As it is the J2’s images are decent at the lower ISO settings, with enough detail from ISO 100-400, though this can be scene-dependent. For example, a deep green shade in the background of an ISO 400 shot shows a level of luminance noise that the camera has partially processed out - it doesn’t look bad by any means, but it’s certainly there. As many compact system cameras’ prime purpose is to be the best of the best when it comes to image quality the J2 is a little on the back foot in this regard.
The J2 has an ISO sensitivity that ranges from ISO 100 through to ISO 3200, thus avoiding the super-high sensitivities of some cameras out there (the likes of ISO 25,600 tend to be best avoided whatever camera you’re using though). Again, on account of the sensor size, this is probably best as image noise, processing and colour drop-off become noticeable at ISO 1600-3200. That’s not to say that these shots aren’t useable however, as even ISO 3200 will have its uses, particularly for in-camera black and white shots.
The J2’s metering is accurate for the most part and, should it not be, then exposure compensation can be accessed through the d-pad on the rear. That's one of the few options that's quickly available for adjustment.
White balance, however, seemed a little off to our eyes in certain shots. Some morning light turned green bushes more turquoise, while the fruits on a market stall shifted to a paler, greener tone than they appeared to the eyes.
Performance & Handling
Despite a more entry-level target user, the J2 doesn’t hold back on including some advanced technology that sees it perform very well for the most part.
It was the first compact system camera series to introduce a hybrid autofocus sensor that combined both contrast-detection and phase-detection autofocus systems. The focus method isn’t controlled by the user, instead the J2 will automatically combine its focus types depending on shooting conditions. It's fast whether shooting in daylight, following moving subjects or snapping in dim conditions.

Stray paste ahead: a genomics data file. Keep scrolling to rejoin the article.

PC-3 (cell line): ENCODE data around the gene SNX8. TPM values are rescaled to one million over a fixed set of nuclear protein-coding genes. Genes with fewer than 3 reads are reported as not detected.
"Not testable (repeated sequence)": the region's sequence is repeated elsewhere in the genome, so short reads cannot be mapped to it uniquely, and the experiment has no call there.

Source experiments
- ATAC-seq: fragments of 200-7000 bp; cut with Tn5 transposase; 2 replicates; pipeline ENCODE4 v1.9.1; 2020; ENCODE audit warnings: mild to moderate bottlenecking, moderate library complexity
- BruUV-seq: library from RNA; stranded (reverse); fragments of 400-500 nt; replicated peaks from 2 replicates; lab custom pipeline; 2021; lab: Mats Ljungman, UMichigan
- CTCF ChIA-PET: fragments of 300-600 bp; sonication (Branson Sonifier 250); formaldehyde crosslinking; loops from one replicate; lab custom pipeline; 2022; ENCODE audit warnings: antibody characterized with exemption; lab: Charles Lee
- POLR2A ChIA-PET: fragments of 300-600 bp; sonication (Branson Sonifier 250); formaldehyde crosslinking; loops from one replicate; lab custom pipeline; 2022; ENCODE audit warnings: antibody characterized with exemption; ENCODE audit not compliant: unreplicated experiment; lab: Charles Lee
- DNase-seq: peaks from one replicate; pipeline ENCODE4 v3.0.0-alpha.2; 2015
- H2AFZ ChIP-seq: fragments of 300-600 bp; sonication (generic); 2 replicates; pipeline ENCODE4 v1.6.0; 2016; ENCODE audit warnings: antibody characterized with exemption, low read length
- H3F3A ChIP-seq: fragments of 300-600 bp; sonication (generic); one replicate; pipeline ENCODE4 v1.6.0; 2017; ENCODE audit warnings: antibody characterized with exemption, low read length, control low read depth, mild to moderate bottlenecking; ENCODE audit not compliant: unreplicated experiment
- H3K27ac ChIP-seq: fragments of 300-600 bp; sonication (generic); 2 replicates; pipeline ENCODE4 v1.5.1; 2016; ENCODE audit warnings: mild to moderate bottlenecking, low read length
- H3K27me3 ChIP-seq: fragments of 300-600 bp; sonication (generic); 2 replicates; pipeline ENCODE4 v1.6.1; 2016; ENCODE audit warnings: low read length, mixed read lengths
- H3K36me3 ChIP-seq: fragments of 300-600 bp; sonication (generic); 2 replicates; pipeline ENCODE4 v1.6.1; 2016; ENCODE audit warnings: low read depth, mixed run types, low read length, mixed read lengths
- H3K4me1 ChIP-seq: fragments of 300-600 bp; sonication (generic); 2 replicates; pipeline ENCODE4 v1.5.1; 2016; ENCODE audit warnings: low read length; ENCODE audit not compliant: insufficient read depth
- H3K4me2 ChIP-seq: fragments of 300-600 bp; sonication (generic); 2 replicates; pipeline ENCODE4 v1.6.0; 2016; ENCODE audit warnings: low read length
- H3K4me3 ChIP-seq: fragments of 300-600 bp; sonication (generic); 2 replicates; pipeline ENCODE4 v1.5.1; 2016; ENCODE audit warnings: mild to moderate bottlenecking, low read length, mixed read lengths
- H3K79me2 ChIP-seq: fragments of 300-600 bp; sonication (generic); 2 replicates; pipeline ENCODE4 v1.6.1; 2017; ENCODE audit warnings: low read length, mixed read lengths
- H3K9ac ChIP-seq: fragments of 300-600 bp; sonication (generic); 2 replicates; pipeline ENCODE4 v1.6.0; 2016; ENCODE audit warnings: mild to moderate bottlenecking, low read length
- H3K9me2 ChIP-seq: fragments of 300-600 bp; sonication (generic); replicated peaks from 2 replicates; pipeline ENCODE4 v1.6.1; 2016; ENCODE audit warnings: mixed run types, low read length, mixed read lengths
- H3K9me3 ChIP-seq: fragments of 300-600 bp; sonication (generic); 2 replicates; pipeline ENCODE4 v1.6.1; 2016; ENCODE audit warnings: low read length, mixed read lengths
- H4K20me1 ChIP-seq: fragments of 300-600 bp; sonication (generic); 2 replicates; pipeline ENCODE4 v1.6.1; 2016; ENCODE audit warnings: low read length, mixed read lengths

Whether relying on the camera’s multi-area autofocus, using the single-point option or focus tracking, the J2 won’t let you down. The single-point selection is particularly good because it allows for full edge-to-edge selection that’s an unusual find in most cameras.
It’s the J2’s performance that helps the camera to keep its head above water. Although the shutter is electronic only - there’s no mechanical shutter in this model, though this has little to no impact in combination with a CMOS type sensor - the ability to shoot full resolution at 60 frames per second (60fps) is untouched by the nearest competition. In our tests it was possible to capture 11 JPEG Fine frames in the blink of an eye before the camera cuts out to buffer all the data to the SD card.
But despite decent performance the J2 sticks to its entry-level guns when it comes to accessories. There’s no hotshoe or accessory port, so there’s no way to add an electronic viewfinder or an extra flash. Arguably the target audience of this camera wouldn’t want that kind of stuff - but if Nikon’s releasing a £750 waterproof housing for the J1 and J2 then, well, that adds to the confusion, non?
The Nikon 1 J2 is a subtle reworking of the original J1. A year has gone by since the original’s launch, but this latest model isn’t a big enough leap forward to warrant a brand new release.
The J2 still has its good points though: there’s the hybrid autofocus system and fast burst mode; but the lack of an intuitive menu system for more demanding users and still no accessory port or hotshoe for flash or a viewfinder will limit the appeal for more demanding users.
Image quality is good enough, but it’s still a whisker behind the competition in this regard too. The small sensor and low resolution are now matched (arguably out-performed) by the likes of Sony’s RX100 fixed-lens compact camera, so that adds an extra dimension of competition for Nikon’s 1-series.
The J2 isn’t a bad camera, but against other interchangeable lens models it's just not the best of them. If it was put up against many of the high-end compacts out there then it'd likely be the better choice, and perhaps some users will want to think about it that way.
There's definitely a market for the J2, and we get what it's trying to do. But overall there’s just not enough new on offer and it’s not ticked all our techy boxes either.